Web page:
Will U.S. Gas Prices Go Up? What Trump Administration's Venezuela Sanctions Will Mean for Prices at the Pump

The ongoing political conflict in Venezuela, which last week left the country with two men claiming to be the legitimate president, could cause a modest increase in the price of gasoline in the parts of the U.S. that still import oil from Venezuela, officials said Monday.

The U.S. sanctioned the Venezuelan state-owned oil and gas company PDVSA, which is Venezuela's biggest source of revenue. Treasure Secretary Steven Mnuchin announced Monday that the company could avoid U.S. sanctions by recognizing the interim presidency of Juan Guaido, the former National Assembly leader who announced that he would take over executive powers until a new election could be held. The U.S. has denounced the presidency of Nicolas Maduro and said recent elections held in Venezuela were illegitimate.

Officials said Monday that the sanctions would have a minimal impact on U.S. gasoline prices.

"There's been a reduction in the overall price of oil, and particularly since we implemented the Iran sanctions you know we've been very careful in making sure that these costs don't impact the American consumer," Mnuchin said during a press briefing on Monday. "These refineries impact a specific part of the country, and I think as you've said we're very comfortable that they have enough supply that we don't expect any big impact in the short term."

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PDVSA, Venezuela's state-owned oil and gas company, reduced its exports in recent years. Humberto Matheus/NurPhoto/Getty Images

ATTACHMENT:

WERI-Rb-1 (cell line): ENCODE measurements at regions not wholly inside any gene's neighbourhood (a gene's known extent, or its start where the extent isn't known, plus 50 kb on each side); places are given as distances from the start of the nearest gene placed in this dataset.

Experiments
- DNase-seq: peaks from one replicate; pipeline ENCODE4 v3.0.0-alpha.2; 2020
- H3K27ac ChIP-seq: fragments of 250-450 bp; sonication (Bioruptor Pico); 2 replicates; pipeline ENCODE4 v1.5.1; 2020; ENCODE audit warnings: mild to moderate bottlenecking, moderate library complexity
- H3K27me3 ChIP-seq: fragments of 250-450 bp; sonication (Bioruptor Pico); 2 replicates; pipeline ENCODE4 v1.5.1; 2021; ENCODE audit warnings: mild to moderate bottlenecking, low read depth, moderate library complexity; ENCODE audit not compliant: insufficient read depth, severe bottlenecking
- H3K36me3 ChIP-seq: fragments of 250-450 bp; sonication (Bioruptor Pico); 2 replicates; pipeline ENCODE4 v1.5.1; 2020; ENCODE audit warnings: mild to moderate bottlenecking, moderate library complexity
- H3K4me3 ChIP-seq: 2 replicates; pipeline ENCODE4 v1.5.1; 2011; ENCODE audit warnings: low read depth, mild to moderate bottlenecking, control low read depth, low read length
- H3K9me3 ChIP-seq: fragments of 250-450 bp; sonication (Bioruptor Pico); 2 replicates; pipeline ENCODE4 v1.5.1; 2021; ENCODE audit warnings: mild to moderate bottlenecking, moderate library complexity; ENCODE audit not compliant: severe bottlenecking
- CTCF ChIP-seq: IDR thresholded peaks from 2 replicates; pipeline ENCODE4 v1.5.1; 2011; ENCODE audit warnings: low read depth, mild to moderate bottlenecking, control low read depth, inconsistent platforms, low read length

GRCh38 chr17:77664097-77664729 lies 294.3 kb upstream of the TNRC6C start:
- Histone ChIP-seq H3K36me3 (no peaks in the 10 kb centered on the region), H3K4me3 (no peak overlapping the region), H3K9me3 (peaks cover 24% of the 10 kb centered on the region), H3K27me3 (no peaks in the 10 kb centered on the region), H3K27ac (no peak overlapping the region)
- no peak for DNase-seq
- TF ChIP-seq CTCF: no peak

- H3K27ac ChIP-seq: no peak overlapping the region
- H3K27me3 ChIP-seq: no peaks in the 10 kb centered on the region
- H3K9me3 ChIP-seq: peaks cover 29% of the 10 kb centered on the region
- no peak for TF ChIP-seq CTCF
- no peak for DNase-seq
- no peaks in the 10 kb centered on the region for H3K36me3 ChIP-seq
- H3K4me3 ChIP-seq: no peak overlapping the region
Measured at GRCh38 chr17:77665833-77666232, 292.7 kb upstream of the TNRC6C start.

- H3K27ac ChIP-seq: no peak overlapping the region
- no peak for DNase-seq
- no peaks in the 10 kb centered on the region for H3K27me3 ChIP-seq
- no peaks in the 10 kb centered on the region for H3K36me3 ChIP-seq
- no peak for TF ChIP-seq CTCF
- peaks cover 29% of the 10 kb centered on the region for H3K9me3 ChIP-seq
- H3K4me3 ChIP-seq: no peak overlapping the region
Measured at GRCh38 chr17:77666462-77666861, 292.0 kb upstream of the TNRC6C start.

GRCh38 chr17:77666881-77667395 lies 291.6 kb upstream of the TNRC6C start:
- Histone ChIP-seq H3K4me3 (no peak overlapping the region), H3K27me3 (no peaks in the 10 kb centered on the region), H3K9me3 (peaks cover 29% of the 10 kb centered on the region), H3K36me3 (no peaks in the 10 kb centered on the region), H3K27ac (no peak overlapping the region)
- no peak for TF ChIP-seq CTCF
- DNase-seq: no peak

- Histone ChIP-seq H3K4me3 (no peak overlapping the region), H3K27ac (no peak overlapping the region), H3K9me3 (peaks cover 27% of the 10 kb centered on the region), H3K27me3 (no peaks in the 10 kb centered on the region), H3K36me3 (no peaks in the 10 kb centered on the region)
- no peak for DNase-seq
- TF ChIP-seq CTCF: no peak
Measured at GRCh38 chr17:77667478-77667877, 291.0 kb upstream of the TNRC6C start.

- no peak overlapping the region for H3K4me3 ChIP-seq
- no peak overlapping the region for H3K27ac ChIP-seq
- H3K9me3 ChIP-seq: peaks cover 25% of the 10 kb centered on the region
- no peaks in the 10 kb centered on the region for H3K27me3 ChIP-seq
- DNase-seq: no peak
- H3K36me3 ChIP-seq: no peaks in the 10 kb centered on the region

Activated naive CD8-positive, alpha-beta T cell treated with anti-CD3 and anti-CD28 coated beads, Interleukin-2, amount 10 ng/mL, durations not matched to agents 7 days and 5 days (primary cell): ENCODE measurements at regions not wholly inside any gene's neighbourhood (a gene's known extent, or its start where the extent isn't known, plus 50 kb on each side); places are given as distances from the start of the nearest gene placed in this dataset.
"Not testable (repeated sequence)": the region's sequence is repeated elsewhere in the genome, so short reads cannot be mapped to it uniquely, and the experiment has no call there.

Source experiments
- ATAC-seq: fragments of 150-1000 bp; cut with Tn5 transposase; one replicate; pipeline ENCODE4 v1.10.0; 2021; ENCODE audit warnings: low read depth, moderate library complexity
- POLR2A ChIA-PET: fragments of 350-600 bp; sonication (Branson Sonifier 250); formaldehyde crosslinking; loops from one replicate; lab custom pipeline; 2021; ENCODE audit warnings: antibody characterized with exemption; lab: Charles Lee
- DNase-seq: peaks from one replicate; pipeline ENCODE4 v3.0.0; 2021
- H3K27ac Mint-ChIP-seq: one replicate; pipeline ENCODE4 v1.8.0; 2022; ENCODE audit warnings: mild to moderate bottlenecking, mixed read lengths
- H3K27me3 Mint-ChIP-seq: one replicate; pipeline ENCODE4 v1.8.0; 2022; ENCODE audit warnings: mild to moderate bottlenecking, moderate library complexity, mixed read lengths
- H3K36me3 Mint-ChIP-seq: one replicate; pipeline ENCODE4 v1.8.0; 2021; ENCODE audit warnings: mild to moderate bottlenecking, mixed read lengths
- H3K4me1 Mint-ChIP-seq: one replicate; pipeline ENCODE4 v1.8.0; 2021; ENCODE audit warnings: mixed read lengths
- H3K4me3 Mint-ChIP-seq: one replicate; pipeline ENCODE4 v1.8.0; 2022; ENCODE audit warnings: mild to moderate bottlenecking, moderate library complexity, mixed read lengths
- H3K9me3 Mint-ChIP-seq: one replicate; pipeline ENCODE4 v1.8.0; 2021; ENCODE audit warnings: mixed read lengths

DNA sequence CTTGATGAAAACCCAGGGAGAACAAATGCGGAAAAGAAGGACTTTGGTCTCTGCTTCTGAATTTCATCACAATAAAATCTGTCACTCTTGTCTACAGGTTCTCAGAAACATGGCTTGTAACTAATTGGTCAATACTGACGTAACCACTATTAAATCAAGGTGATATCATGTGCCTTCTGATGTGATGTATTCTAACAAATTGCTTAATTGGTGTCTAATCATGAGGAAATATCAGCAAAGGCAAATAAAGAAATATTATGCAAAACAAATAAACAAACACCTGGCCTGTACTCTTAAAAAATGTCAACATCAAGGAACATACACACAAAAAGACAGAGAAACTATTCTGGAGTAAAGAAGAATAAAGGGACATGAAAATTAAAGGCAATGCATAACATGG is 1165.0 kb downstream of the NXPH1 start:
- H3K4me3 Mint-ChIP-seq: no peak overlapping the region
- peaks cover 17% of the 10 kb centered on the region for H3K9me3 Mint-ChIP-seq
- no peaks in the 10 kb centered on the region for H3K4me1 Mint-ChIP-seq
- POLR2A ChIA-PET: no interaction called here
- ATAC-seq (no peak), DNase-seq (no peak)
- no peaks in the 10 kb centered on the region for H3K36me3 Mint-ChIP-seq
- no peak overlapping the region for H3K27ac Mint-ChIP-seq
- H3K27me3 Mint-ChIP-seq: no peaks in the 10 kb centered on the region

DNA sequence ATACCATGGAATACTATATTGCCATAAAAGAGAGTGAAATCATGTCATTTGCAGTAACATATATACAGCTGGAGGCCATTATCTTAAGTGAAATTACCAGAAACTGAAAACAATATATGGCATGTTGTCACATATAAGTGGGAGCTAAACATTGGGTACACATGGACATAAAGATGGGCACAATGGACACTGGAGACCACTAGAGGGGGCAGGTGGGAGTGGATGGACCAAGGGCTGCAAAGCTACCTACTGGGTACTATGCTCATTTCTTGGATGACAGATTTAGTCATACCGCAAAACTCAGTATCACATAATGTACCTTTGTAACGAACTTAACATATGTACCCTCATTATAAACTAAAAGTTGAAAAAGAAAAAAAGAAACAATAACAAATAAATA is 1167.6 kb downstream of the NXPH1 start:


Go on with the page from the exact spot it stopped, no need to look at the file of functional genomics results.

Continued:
Oil imports from Venezuela have been dropping precipitously in recent years, making the U.S. market significantly less dependent on a steady supply from Venezuela to keep gasoline prices low. Experts note that this decrease was in large part due to a reduction of oil outputs in Venezuela and to the mismanagement of the state oil and natural gas company PDVSA.

Jason Marczak, Director of the Adrienne Arsht Latin America Center at the Washington D.C.-based Atlantic Council, says that U.S. imports of crude oil and petroleum collapsed between 2016 and 2017, dropping from around 24 billion barrels to 16.6 billion.

"The potential of a tightening of the screws on the Venezuelan oil industry has long been in the cards. Buyers began looking for another supplier, and that is partly why there's been this decrease," Marczak told Newsweek.

"Their output has also decreased significantly. Oil output has fallen in July 2018 to the level of the late 1940s, it was 1.2 million barrels per day. I think there is likely to be an impact on prices in the U.S., but probably not nearly at the scale it would have been if this had happened five years ago," Marczak noted.

Venezuela has some of the biggest petroleum reserves in the world and PDVSA was once a vast source of wealth for the country. But corruption and a decrease in investment starting in the early 2000s has left the company struggling to stay afloat.

"They also owe oil to the Chinese as payment for money they borrowed from China and they have oil shipment to Russia," Marczak noted.

Around 41 percent of Venezuela's oil exports go to the U.S.

Will U.S. Gas Prices Go Up? What Trump Administration's Venezuela Sanctions Will Mean for Prices at the Pump | World